Banks of the Nile
R: Charles Urban. P: Charles Urban Trading Company. UK 1911
“The most significant figure in the early British film industry was an American of German parentage who was born in Cincinnati, Ohio in 1867. First establishing himself as a travelling book salesman, Charles Urban moved to Detroit in 1889 and ran a stationery shop before becoming a phonograph salesman. By 1895 he was managing a Kinetoscope and phonograph parlour in Detroit. In 1896 he obtained the agency rights for the Edison Vitascope projector for Michigan, before developing his own projector, the Bioscope. In 1897 he was made manager of the English branch of the American firm of Maguire and Baucus, agents for Edison films in Europe. Establishing the business in London’s Warwick Court, in 1898 he reformed the film business as the Warwick Trading Company and began to produce his own films, as well as marketing the Bioscope.
Urban’s most notable professional association, however, was with G.A. Smith. Urban first handled Smith’s films and employed him as a film processor, then in 1902 directed Smith to work on an improvement to the experimental, unworkable Lee and Turner film colour process. Kinemacolor, a two-colour additive system employing red and green filters, patented by Smith in 1906 and launched publicly in 1908, was the first successful natural motion picture colour system and added considerable lustre to Urban’s name. In 1903 Urban broke away from Warwick to form the Charles Urban Trading Company (trademark Urbanora, slogan ‘We Put the World Before You’), reinforcing his reputation as a supplier of quality documentary film, but also diversifying to form the Natural Color Kinematograph Company (exploiting Kinemacolor), the Kineto company, and the French firm Éclipse.”
Adapted from Who’s Who of Victorian Cinema (BFI, 1996) eds. Stephen Herbert and Luke McKernan
K: Stéphane Passet. P: Les Archives de la Planète/Albert Kahn. Fr 1913
“Albert Kahn (1860-1940) was a French banker and philanthropist, known for initiating The Archives of the Planet, a vast photographical project. (…)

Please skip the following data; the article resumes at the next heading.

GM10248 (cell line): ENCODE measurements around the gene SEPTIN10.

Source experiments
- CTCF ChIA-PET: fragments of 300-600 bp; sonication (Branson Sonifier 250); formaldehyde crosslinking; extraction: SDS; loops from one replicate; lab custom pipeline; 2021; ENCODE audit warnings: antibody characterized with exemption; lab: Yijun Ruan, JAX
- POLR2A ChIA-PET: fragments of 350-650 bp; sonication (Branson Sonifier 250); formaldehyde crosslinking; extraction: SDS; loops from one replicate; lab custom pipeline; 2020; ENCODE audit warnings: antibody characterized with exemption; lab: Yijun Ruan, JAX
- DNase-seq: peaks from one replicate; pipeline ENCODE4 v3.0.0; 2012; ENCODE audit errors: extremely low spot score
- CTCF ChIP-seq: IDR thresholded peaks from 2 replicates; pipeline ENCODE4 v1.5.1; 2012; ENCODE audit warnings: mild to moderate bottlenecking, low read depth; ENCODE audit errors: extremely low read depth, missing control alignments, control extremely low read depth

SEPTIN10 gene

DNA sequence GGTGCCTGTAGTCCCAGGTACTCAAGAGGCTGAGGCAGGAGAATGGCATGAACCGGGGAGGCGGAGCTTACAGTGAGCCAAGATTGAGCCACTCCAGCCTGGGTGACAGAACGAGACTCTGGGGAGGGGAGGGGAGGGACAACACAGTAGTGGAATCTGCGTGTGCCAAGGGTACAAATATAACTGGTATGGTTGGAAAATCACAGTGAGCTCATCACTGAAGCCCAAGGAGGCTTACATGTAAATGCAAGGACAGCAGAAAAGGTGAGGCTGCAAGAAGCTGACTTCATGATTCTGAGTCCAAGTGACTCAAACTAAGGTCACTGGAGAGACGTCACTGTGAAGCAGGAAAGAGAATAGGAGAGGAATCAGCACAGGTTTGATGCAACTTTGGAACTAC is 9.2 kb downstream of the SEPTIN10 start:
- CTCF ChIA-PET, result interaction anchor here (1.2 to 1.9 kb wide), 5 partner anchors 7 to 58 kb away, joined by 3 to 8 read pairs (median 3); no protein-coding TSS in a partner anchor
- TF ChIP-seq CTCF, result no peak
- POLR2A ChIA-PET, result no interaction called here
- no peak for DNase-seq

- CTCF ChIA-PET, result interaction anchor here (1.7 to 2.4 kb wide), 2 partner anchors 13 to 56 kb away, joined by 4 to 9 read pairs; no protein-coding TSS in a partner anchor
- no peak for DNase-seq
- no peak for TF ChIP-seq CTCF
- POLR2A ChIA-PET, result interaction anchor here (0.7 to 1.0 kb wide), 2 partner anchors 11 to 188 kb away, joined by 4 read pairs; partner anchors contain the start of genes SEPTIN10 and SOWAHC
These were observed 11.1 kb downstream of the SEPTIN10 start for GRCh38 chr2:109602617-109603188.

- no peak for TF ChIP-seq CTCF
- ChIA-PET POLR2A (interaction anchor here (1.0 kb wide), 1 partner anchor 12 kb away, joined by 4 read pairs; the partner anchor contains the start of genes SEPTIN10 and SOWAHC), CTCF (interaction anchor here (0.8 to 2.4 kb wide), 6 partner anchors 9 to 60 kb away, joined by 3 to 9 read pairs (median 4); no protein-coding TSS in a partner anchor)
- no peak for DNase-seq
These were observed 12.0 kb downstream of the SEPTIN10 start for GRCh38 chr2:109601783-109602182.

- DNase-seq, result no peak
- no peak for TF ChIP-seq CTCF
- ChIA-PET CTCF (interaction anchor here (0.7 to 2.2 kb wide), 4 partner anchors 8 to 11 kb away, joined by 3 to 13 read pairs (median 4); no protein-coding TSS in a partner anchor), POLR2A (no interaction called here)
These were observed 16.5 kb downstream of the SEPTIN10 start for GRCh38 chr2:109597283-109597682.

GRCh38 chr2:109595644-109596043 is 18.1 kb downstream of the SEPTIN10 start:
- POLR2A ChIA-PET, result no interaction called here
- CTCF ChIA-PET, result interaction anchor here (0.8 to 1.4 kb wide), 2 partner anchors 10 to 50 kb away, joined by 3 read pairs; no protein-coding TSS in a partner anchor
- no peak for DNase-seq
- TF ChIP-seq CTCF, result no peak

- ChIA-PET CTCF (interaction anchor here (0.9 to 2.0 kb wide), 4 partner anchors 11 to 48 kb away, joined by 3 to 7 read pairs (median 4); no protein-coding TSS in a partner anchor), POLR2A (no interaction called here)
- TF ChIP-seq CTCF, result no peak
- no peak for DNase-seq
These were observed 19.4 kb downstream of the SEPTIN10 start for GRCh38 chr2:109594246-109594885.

In 1909, Kahn travelled with his chauffeur and photographer, Alfred Dutertre to Japan on business and returned with many photographs of the journey. This prompted him to begin a project collecting a photographic record of the entire Earth. He appointed Jean Brunhes as the project director, and sent photographers to every continent to record images of the planet using the first practical medium for colour photography, autochrome plates, and early cinematography. Between 1909 and 1931 they collected 72,000 colour photographs and 183,000 meters of film. These form a unique historical record of 50 countries, known as ‘The Archives of the Planet’.
Kahn’s photographers began documenting France in 1914, just days before the outbreak of World War I, and by liaising with the military managed to record both the devastation of war, and the struggle to continue everyday life and agricultural work.”
“Stéphane Passet a trente cinq ans en 1911 et tient un magasin dédié au royaume de la déesse Photographie. Il est installé à Clermont-Ferrand. C’est un type jovial, qui pète la santé, rempli de naturelle gaité. il n’a pas pas peur du terrain, aime la chasse et la vie en plein air. Un jour de hasard, Albert Kahn, autre passionné et homme à la générosité fabuleuse, rencontre Passet sur place en Auvergne. Entre les deux le courant passe tout de suite ; il décide de lui proposer de faire partie des courageux coureurs des bois argentiques de son équipe de photographes pèlerins-pérégrins des ‘Archives de la Planète’. Passet, saisi tout entier par son instinct, prend sur lui de tout plaquer et relève avec beaucoup d’âme le défi lancé par son nouvel ami Kahn. c’est ainsi qu’il part en direction de la capitale mongole (nouvellement indépendante depuis 1911, mais presqu’encore inconnue des occidentaux, elle subira des dommages irrémédiables lors de la terrible destruction stalinienne de 1937).”